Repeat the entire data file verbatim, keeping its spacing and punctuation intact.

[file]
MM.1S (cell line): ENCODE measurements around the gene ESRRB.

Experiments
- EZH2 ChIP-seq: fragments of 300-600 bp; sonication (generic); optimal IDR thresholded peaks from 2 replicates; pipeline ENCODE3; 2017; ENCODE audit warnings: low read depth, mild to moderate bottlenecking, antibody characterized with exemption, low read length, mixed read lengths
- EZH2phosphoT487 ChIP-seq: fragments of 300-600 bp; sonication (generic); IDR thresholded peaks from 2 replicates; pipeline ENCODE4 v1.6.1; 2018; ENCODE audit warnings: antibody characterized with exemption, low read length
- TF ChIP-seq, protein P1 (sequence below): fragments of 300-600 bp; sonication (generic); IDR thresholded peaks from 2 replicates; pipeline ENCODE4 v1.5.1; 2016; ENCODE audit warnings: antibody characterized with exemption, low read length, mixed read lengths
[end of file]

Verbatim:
MM.1S (cell line): ENCODE measurements around the gene ESRRB.

Experiments
- EZH2 ChIP-seq: fragments of 300-600 bp; sonication (generic); optimal IDR thresholded peaks from 2 replicates; pipeline ENCODE3; 2017; ENCODE audit warnings: low read depth, mild to moderate bottlenecking, antibody characterized with exemption, low read length, mixed read lengths
- EZH2phosphoT487 ChIP-seq: fragments of 300-600 bp; sonication (generic); IDR thresholded peaks from 2 replicates; pipeline ENCODE4 v1.6.1; 2018; ENCODE audit warnings: antibody characterized with exemption, low read length
- TF ChIP-seq, protein P1 (sequence below): fragments of 300-600 bp; sonication (generic); IDR thresholded peaks from 2 replicates; pipeline ENCODE4 v1.5.1; 2016; ENCODE audit warnings: antibody characterized with exemption, low read length, mixed read lengths